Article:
Thursday, November 17, 2011
I Heart Hiroshima Have Tuff Teef
Although it's two years old already, Australia's I Heart Hiroshima's debut album, Tuff Teef has just now found it's way to my desk. Australia's a few miles away...but even by USPS standards it shouldn't take as long as two years to get here. I suppose if it isn't the USPS taking forever than it is the music industry taking their sweet old time. They do have a tendency on dragging their feet so maybe it shouldn't be any surprise that it's just now found it's way to our shores. Slowness aside, Tuff Teef is still a record worth writing about despite it being a bit old.
I Heart Hiroshima exploded out of the Brisbane, Australia house party circuit in 2005 and quickly developed into one heck of a band. Sounding something like a whole host of American influenced indie rock brought to Australia via Britain, IHH remind me of Tiger, Urusei Yatsura, Prolapse, and maybe even the Llama Farmers in a horrific speaker crashing accident that involves far more shouting and atonal chord usage than recommended. Despite sounding about as raw as sushi and as produced as someone who records w/a four track TASCAM in their bedroom, Tuff Teefis a brilliant jagged indie rock record that clobbers you over the head with infectious riffs and tonsil injuring vocals.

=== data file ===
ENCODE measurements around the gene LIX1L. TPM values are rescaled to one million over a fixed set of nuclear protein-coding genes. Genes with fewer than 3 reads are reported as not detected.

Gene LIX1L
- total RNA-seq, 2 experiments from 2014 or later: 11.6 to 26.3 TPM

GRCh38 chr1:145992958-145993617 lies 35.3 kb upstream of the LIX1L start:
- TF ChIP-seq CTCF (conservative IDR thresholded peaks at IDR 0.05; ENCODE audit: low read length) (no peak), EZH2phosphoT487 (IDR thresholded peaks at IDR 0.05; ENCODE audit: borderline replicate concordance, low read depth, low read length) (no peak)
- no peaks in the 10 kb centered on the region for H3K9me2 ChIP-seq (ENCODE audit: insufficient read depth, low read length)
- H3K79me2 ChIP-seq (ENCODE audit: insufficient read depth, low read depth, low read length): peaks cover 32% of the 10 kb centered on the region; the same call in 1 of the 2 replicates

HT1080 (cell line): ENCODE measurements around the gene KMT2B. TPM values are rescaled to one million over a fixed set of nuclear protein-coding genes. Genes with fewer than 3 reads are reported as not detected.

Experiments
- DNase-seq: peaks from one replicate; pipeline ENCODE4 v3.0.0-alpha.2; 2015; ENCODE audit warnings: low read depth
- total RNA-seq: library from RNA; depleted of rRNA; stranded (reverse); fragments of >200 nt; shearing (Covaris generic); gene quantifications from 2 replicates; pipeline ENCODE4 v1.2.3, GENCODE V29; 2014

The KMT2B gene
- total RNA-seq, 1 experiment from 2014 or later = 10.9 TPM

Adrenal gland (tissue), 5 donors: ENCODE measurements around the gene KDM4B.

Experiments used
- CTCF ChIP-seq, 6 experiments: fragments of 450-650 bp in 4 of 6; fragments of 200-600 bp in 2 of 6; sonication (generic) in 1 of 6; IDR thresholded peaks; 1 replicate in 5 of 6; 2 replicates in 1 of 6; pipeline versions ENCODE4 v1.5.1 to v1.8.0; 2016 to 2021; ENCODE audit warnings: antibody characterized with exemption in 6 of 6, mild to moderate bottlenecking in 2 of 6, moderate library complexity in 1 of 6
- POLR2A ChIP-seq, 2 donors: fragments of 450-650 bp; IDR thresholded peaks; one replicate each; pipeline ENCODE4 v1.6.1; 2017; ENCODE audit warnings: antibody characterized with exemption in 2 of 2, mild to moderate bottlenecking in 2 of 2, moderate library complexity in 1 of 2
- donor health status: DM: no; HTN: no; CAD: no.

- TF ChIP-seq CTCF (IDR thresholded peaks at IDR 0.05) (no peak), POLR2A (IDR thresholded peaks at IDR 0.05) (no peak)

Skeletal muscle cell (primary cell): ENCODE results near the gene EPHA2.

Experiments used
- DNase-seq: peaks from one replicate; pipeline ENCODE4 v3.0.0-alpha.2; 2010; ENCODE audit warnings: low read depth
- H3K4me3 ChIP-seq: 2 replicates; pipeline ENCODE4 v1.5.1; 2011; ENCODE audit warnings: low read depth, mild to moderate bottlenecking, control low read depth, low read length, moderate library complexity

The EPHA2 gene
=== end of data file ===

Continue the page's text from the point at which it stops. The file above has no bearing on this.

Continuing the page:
A bit post punk and a whole lot of noisy, I Heart Hiroshima force their instruments into all sorts of angles and sounds that they shouldn't be making. The band then takes those peculiar sounds and manufactures an atonal sort of pop music out of them. It probably should happen this way but for IHH it works and works exceptionally well. The combination of girl/boy exclamations, pounded drums, and strappy slicing guitar riffs power the band into indie rock heaven.
While it sounds as if it were all recorded in a half-hour with about fifteen minutes of rehearsal time, Tuff Teef is a fantastic album. Tuff Teef's jarring sense of pop and craggy approach work well together and the results are songs that are rugged and a bit uneven that never quite disintegrate into insanity. I Heart Hiroshima started at a chaotic house party and they've come up with an album that sounds as if it were recorded at one. Tuff Teef is a frenzied drunken night of fun and that's not a bad thing every once and a while. Right?